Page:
It’s the giving season as the holiday’s approach. My heart is always in the right place and I absolutely love doing for others and volunteering. Somewhere around December 1, I realized I totally overextended myself. I was going over my calendar for the month and I literally was having chest pains. I began to feel totally overwhelmed. I tend to overthink and began to worry about what I was serving for Hanukkah and Christmas, and it’s only the beginning of the month.  I got to thinking, why do I do this to myself every year? I need to learn how to spread stuff out and to say no when I really can’t do something. I preach self-care, and it’s so important but I often forget that I need to practice what I preach.

I noticed I have been checked out. I have not been talking to my friends or family. Avoiding calls and just not feeling social.

I think we need to heed what our minds and bodies are telling us and pay attention to those cues. I was having telltale signs of being burnt out.

I feel guilty when someone reaches out to me for help and I say no. It’s a blessing and a curse. My mom always said expectations are resentments under construction.

I made too many commitments and I was really starting to feel stressed out. I resented some of the things I had to do because I made the commitment, but was feeling dragged in a hundred directions. I have spoken in a past blog about some serious medical issues I have been dealing with, and in order for me to save face and be Wonder Woman; I have neglected the fact that I need to rest and I need to make sure I take care of myself.

So, how do we set boundaries with friends, family, work and, commitments?  I clearly have not been so great at doing this for myself.

Boundaries are a way to set rules and limits so that you don’t feel overwhelmed. How do we begin to set those boundaries?

  1. Take inventory of what you are capable of doing
  2. If you feel like you have to say no, do it and don’t feel guilty
  3. Self-care is so important; take time for yourself
  4. Don’t backtrack (don’t feel bad about saying NO)
  5. Ask for help if you need it; don’t be afraid to delegate
  6. Follow your instincts (they are usually always right)
  7. Limit the amount of things you commit to; give yourself room to balance your own needs and that which you give to others
  8. Build self-esteem- don’t feel that you will be rejected if you to set a limit
  9. Utilize a  to-do list so that you can compartmentalize what needs to get done
  10. It’s okay if not everyone likes you- don’t change who you are for anyone

I made some plans to try and take care of myself this month by seeing old friends, going out to dinner, a few comedy shows, a sex toy party with the ladies, and even a girl’s day out at the spa, at the end of the month.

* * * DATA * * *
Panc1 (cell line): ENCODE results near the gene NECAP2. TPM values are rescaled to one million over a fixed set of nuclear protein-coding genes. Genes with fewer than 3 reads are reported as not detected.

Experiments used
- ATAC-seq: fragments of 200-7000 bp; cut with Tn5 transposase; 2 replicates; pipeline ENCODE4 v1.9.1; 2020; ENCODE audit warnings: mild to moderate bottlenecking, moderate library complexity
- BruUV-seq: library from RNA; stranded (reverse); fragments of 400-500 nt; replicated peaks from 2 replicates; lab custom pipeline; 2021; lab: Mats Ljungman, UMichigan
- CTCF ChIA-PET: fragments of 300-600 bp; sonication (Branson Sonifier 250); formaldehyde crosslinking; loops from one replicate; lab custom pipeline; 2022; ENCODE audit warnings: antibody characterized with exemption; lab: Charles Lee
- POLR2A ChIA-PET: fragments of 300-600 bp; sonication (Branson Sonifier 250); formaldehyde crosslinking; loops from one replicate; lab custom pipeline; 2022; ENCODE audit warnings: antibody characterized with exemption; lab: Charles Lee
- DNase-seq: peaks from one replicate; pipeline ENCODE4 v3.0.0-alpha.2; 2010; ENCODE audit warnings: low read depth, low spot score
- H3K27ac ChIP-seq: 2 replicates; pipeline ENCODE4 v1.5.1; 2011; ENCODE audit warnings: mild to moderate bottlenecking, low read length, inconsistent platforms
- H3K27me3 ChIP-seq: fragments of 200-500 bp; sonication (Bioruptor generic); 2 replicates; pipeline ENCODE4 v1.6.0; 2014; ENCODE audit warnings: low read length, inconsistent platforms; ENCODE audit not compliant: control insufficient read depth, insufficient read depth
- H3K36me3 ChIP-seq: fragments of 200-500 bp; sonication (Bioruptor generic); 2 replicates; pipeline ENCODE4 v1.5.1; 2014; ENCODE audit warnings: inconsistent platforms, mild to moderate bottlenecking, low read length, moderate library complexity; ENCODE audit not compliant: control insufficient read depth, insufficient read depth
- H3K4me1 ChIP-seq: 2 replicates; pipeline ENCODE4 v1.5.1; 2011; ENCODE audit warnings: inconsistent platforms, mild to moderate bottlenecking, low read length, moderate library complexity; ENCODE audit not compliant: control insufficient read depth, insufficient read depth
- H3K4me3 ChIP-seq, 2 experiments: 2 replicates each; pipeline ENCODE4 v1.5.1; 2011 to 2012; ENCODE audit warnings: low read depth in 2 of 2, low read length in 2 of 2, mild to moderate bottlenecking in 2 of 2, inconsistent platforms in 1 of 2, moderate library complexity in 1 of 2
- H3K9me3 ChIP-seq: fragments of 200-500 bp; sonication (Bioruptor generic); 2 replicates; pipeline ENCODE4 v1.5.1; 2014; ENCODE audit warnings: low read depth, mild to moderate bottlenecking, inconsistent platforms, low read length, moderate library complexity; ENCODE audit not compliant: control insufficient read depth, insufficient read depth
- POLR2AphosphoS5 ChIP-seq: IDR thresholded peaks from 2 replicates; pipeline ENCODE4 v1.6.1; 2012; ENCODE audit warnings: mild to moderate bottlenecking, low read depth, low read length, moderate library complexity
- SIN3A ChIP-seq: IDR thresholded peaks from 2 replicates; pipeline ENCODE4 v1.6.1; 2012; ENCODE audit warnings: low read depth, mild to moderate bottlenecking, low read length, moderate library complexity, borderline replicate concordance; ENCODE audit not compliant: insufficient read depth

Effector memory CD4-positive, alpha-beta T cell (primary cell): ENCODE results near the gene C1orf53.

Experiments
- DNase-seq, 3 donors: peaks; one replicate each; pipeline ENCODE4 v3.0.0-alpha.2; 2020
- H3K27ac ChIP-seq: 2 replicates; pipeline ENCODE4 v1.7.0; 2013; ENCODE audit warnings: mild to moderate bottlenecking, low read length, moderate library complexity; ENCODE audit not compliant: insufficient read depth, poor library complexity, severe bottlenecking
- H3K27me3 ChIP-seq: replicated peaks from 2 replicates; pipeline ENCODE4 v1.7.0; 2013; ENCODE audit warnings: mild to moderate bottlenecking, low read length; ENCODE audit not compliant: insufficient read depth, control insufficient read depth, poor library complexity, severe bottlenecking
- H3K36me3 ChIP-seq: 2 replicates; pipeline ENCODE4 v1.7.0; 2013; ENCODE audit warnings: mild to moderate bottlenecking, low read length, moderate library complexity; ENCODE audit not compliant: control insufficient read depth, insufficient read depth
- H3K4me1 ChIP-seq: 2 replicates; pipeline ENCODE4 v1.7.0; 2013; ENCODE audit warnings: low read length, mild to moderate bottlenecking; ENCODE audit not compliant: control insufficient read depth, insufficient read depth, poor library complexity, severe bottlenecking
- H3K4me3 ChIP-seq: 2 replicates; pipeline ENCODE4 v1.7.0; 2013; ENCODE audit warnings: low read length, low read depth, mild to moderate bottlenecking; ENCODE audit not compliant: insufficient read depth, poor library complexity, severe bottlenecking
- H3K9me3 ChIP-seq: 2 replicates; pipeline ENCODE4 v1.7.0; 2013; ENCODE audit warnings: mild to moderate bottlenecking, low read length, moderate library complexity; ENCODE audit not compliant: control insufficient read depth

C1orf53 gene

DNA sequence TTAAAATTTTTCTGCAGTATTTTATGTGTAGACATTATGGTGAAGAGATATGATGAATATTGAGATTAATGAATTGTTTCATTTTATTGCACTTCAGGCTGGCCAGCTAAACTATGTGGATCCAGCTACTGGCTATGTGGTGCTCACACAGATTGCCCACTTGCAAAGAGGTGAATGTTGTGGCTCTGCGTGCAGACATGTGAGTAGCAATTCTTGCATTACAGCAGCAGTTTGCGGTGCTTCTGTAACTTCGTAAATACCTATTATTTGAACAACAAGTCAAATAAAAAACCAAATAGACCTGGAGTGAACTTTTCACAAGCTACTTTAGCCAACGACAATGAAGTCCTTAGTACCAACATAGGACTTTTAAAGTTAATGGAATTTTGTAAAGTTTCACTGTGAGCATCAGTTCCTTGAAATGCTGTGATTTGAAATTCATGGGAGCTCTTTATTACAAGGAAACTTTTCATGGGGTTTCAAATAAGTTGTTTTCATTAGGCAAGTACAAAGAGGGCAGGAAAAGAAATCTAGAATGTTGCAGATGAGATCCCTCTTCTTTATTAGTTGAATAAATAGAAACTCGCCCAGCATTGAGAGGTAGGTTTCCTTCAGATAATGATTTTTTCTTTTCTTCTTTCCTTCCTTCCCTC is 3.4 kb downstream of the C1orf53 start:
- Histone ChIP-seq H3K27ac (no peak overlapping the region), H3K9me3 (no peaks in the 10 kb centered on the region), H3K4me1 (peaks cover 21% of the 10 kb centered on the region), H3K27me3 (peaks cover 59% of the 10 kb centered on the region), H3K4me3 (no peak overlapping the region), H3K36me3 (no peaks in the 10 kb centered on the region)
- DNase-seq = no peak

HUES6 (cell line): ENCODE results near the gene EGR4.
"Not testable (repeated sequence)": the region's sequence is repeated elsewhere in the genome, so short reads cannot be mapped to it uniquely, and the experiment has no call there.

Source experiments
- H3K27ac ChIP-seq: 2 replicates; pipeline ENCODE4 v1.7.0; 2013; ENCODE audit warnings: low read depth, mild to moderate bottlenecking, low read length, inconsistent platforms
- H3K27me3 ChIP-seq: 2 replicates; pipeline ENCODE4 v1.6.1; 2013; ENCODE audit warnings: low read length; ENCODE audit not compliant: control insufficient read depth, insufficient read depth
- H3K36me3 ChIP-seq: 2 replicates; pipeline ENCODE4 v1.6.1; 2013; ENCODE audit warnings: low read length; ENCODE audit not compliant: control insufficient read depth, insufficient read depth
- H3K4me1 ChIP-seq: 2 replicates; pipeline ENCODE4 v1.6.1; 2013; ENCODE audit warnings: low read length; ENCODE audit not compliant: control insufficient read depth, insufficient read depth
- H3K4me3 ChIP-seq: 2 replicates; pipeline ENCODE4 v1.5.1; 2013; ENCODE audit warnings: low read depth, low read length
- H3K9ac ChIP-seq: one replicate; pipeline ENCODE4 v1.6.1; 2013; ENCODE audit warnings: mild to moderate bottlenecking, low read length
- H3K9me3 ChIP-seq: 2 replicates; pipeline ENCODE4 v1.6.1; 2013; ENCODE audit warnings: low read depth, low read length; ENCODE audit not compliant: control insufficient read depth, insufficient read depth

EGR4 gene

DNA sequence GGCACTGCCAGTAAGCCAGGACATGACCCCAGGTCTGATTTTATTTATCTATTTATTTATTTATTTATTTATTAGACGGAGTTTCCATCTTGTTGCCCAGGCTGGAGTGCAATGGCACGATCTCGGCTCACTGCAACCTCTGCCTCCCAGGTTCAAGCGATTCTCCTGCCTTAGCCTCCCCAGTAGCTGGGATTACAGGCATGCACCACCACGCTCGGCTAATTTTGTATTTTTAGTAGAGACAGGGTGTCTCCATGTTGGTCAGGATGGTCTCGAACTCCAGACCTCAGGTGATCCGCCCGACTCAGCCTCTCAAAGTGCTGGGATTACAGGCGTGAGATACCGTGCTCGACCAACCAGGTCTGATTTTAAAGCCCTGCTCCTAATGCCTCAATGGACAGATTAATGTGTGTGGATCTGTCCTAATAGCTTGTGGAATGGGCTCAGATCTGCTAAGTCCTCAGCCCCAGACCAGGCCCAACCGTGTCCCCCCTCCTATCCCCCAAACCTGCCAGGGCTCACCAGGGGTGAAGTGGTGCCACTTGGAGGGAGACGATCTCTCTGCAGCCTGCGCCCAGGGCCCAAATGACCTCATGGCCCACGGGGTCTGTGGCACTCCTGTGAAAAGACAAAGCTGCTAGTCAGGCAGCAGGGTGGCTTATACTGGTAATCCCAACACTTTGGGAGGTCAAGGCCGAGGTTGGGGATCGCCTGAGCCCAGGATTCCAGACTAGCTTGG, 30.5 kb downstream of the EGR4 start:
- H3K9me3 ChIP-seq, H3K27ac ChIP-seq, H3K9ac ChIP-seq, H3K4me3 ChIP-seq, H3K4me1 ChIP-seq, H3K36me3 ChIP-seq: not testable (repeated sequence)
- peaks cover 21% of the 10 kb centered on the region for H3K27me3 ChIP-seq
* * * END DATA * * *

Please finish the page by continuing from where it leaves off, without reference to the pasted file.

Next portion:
I thought I would share on my blog today, some of the fun things that we have planned as a family and with my friends. I also want to share a soul-warming recipe for my family latkes!


Music –

Mac Miller

Girls Spa Day

Hand and Stone Massage and Facial; 345 Mamaroneck Avenue, Mamaroneck NY 10543; Opens 9 am -9 pm; 268-9040

Family Event-

Hello Panda Festival, Citified; The largest lantern festival in the Northeast; 41 Seaver Way , Queens, NY

Comedy Club –

Levity Comedy Club, Palisades Mall; 4210 Palisades Center Drive, Nyack, NY ;

Sex Toy Party Company

Okay, enough of that LET’S EAT!

Debbie’s Latkes-

4 potatoes (I use Yukon gold)

1 large Onion

1 Egg

½ cup of matzah meal

Salt and pepper (a tablespoon of each)

Vegetable Oil

Sour cream or Apple sauce

You can really top latkes with anything, be imaginative, we like it old school

  1. Grate the onion and squeeze out any moisture ( use cheesecloth  or a kitchen towel)
  2. Peel and grate the potatoes, squeeze out all of the moisture
  3. Mix the onions and potatoes; if they still feel wet; squeeze again
  4. Add egg, salt, and pepper
  5. Combine mixture with matzah meal
  6. Heat the oil
  7. Take about a 1/3 cup and make into a patty form
  8. Fry until golden brown on both sides

(Keep the batches warm in the oven at 275 degrees) Top with your favorite toppings

Disclaimer – make double what you will think you need! I usually make this times five and nothing is ever left

Deborah Levine-Powell is a psychotherapist in New York, where she works with teenage girls who are victims of abuse and trafficking. She is a wife and a mom to a tween and teenager. When she is not working, you can find her engaged in PTA activities, a leader at Girl Scouts, having fun with her friends and family, while serving up hot soulful dishes in the kitchen.

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